Karnataka High Court

Karnataka High Court: In a criminal petition filed to quash the FIR for alleged offences under several sections of Penal Code, 1860 and Scheduled Castes and Scheduled Tribes (Prevention of Atrocities) Act, 1989 [hereinafter SC/ST Act]the Single Judge bench of M. Nagaprasanna*, J., while partly allowing the criminal petition, quashed the charge sheet concerning offences under the SC/ST Act, and relying on judicial precedents, observed that, mere taking the name of the caste of the victim would not make it an offence under SC/ST Act, unless, it is done with the intention of insulting the person belonging to the said caste.

In the case at hand, during a cricket game, some altercations occurred between parties. The initial complaint by the complainant was made alleging use of filthy language and threatening the life of the complainant’s son. However, while investigating , the Investigating Officer came across witnesses who described the filthy abuses hurled. Therefore, while filing the chargesheet the police also included offences under the SC/ST Act..

The petitioner’s counsel argued that the complaint initially was regarding offences punishable under the IPC and charges under the SC/ST Act were added based on the statements made by the witnesses. It was submitted that mere hurling of abuses without any intention to insult or make casteist remark, would not attract the provisions of SC/ST Act.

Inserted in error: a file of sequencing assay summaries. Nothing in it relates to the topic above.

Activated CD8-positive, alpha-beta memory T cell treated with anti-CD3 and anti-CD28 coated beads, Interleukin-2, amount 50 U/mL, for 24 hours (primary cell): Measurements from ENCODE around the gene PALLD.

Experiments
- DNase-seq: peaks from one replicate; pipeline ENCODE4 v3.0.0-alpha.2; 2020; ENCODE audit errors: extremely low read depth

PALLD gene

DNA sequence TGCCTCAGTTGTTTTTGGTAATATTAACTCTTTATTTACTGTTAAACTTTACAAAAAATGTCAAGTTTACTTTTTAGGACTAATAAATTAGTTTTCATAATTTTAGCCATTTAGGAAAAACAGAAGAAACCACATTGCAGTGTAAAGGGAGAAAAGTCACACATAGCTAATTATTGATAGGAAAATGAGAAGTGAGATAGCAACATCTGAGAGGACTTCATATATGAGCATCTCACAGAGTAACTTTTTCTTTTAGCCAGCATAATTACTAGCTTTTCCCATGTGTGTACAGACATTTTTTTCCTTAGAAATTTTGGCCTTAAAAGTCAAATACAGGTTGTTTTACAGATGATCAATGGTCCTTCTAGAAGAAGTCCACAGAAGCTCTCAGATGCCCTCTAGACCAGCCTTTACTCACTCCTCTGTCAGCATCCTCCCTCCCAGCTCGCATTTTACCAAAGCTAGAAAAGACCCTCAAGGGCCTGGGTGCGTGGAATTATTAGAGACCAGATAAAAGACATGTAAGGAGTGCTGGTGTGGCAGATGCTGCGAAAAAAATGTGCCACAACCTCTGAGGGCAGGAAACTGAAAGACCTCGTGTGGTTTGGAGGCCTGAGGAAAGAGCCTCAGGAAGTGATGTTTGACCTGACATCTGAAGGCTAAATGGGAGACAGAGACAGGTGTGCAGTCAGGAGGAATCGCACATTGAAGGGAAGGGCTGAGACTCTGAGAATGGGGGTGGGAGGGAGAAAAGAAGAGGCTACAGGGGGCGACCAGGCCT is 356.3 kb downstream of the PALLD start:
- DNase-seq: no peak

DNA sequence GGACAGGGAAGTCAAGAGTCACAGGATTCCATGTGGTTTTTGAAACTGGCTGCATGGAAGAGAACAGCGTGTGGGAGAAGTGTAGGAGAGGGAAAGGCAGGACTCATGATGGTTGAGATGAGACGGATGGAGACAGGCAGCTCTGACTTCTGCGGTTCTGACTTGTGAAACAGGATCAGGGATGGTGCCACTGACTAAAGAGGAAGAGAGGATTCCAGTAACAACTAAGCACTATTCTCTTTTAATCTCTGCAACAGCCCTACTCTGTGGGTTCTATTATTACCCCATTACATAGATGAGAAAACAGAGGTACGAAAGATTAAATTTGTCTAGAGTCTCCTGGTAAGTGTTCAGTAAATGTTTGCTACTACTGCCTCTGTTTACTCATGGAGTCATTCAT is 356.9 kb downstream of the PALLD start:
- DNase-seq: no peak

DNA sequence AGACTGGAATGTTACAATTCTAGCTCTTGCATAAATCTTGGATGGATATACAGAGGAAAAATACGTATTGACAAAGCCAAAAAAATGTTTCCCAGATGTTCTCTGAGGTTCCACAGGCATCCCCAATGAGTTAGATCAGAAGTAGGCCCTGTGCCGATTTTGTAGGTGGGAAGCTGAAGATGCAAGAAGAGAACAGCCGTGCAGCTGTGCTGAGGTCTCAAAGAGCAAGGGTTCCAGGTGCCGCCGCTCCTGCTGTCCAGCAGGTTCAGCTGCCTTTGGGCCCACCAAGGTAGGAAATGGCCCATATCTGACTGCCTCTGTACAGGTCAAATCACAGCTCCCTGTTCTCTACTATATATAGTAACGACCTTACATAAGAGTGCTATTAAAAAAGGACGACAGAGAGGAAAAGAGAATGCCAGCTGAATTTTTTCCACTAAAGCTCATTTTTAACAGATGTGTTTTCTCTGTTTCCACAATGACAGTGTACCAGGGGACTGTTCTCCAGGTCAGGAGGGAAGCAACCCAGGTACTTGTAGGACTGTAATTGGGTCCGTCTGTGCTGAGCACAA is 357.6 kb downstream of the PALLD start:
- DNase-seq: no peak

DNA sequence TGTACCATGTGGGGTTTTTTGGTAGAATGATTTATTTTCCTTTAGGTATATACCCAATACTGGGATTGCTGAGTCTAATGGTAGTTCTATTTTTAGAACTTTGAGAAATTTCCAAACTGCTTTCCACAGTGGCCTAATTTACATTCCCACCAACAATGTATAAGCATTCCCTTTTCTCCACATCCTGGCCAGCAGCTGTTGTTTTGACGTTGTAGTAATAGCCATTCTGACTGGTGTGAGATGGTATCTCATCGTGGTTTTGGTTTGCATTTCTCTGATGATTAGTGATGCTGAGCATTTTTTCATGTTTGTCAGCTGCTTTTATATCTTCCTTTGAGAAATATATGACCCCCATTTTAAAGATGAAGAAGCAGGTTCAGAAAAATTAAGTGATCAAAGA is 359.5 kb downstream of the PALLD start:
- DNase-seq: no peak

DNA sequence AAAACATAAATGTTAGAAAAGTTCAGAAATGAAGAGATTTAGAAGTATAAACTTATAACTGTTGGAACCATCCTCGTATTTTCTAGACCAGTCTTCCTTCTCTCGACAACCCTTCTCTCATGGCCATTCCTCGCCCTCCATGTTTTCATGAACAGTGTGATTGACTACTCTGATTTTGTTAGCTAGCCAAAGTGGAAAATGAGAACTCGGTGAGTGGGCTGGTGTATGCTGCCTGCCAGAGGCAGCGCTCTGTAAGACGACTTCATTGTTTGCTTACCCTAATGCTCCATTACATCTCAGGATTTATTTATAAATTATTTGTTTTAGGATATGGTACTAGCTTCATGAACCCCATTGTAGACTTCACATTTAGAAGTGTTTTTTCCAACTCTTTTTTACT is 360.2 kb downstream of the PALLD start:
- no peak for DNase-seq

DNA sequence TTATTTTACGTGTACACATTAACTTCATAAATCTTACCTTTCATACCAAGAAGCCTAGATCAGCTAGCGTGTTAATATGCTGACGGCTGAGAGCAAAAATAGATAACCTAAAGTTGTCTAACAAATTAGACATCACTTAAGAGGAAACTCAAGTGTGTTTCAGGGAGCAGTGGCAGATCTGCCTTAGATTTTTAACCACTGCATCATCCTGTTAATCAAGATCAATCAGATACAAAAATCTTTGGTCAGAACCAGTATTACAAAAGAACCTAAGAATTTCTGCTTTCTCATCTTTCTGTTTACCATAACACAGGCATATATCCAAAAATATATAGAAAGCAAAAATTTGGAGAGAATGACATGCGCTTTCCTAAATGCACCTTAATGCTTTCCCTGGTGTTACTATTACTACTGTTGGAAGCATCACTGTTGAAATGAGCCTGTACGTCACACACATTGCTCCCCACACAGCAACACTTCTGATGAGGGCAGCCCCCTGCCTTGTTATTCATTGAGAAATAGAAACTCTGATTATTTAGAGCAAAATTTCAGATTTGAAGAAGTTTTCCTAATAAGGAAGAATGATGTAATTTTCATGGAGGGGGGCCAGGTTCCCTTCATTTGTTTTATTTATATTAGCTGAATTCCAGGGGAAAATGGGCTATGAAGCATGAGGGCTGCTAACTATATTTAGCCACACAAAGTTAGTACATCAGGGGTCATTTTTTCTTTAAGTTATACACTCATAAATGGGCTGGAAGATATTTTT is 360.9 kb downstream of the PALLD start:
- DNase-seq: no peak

Per contra, the respondent argued that the intention behind the hurling of abuses is a matter of trial. It was submitted that since the chargesheet is already filed, therefore the Court should not interfere.

Perusing the facts and complaint, the Court noted that the complainant was abused with the name of his caste, however, except this statement, there was no whisper about the petitioner having hurled the abuses with the intention of humiliating the complainant by making casteist remarks.

Examining the relevant provisions of the SC/ST Act and several rulings by the Supreme Court and other High Courts, the Court noted that insofar as offences under Penal Code, 1860 are concerned, there is material from the complaint till the charge sheet indicating ample evidence to bring home those offences. Therefore, the petitioner must come clean vis-à-vis the offences under Penal Code, 1860, as the offences so alleged are grave in nature.

[Shailesh Kumar v. State of Karnataka, 2023 SCC OnLine Kar 4, decided on 17-01-2023]

*The Judgment was authored by Justice M. Nagaprasanna

Advocates who appeared in this case :

For the Petitioners: Advocate Sri Jaysham Jaysimha Rao;

For the Respondents: K.P Yashodha, HCGP for R1.

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One comment

  • I’ve read the article, and I appreciate the insightful analysis provided by the author. This decision by the Karnataka High Court regarding the SC/ST Act highlights the importance of intent in cases involving potential insults. It’s a reminder of the nuanced nature of legal matters and the need for a thorough examination of each case. Legal research like this helps us better understand the intricacies of the law. Well done!

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